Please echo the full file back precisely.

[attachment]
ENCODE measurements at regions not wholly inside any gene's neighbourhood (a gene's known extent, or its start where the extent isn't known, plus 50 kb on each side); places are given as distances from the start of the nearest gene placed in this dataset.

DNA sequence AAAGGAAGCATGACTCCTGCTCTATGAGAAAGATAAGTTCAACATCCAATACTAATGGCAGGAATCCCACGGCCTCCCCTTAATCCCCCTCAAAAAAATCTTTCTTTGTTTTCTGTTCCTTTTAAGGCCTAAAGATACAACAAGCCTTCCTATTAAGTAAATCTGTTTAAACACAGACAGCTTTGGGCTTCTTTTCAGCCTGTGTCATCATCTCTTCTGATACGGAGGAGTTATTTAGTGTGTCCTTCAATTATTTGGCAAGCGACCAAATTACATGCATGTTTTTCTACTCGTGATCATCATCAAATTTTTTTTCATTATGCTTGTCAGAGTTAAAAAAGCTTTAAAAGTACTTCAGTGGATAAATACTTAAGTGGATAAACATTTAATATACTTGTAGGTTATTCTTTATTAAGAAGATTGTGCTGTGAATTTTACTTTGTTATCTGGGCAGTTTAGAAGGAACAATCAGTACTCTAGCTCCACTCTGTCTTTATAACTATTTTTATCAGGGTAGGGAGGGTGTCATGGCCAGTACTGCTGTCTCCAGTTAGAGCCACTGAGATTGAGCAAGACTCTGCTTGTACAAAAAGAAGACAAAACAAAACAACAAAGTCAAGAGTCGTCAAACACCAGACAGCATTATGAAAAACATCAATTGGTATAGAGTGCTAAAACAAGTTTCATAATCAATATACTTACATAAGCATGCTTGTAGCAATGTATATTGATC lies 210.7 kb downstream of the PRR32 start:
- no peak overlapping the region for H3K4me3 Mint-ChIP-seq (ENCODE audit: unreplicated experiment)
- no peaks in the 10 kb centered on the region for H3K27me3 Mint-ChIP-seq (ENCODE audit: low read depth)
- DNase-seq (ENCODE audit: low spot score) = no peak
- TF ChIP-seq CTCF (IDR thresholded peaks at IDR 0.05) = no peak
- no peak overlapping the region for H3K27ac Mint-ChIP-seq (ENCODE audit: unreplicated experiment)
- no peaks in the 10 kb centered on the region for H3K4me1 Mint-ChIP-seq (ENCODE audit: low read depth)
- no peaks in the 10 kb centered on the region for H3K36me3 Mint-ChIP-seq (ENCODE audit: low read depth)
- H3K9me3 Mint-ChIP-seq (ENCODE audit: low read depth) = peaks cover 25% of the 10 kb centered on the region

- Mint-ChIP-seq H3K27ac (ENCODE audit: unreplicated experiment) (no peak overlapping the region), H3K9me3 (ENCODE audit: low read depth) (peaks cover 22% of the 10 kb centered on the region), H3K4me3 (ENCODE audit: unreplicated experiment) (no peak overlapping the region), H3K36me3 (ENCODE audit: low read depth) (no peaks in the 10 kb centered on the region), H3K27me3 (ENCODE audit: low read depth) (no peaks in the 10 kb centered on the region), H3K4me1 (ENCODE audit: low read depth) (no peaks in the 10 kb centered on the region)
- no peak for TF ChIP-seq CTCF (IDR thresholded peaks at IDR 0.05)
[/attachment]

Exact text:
ENCODE measurements at regions not wholly inside any gene's neighbourhood (a gene's known extent, or its start where the extent isn't known, plus 50 kb on each side); places are given as distances from the start of the nearest gene placed in this dataset.

DNA sequence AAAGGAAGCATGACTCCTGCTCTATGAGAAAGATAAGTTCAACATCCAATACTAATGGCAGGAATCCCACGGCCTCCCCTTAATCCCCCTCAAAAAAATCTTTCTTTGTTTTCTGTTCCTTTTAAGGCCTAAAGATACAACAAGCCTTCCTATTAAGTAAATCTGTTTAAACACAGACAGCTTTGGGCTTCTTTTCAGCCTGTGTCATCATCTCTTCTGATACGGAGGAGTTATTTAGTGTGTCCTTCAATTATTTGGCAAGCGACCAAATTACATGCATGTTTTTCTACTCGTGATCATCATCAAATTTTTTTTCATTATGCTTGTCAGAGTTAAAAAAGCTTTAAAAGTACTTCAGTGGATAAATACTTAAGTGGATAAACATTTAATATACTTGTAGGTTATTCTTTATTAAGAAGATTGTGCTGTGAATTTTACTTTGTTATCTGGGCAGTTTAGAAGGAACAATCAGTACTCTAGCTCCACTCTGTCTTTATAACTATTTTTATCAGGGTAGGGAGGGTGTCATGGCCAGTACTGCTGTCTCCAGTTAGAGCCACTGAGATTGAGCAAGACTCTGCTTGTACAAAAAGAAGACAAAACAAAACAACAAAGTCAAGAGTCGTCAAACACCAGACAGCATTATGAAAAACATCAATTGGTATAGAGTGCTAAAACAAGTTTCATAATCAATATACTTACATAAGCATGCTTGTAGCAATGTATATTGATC lies 210.7 kb downstream of the PRR32 start:
- no peak overlapping the region for H3K4me3 Mint-ChIP-seq (ENCODE audit: unreplicated experiment)
- no peaks in the 10 kb centered on the region for H3K27me3 Mint-ChIP-seq (ENCODE audit: low read depth)
- DNase-seq (ENCODE audit: low spot score) = no peak
- TF ChIP-seq CTCF (IDR thresholded peaks at IDR 0.05) = no peak
- no peak overlapping the region for H3K27ac Mint-ChIP-seq (ENCODE audit: unreplicated experiment)
- no peaks in the 10 kb centered on the region for H3K4me1 Mint-ChIP-seq (ENCODE audit: low read depth)
- no peaks in the 10 kb centered on the region for H3K36me3 Mint-ChIP-seq (ENCODE audit: low read depth)
- H3K9me3 Mint-ChIP-seq (ENCODE audit: low read depth) = peaks cover 25% of the 10 kb centered on the region

- Mint-ChIP-seq H3K27ac (ENCODE audit: unreplicated experiment) (no peak overlapping the region), H3K9me3 (ENCODE audit: low read depth) (peaks cover 22% of the 10 kb centered on the region), H3K4me3 (ENCODE audit: unreplicated experiment) (no peak overlapping the region), H3K36me3 (ENCODE audit: low read depth) (no peaks in the 10 kb centered on the region), H3K27me3 (ENCODE audit: low read depth) (no peaks in the 10 kb centered on the region), H3K4me1 (ENCODE audit: low read depth) (no peaks in the 10 kb centered on the region)
- no peak for TF ChIP-seq CTCF (IDR thresholded peaks at IDR 0.05)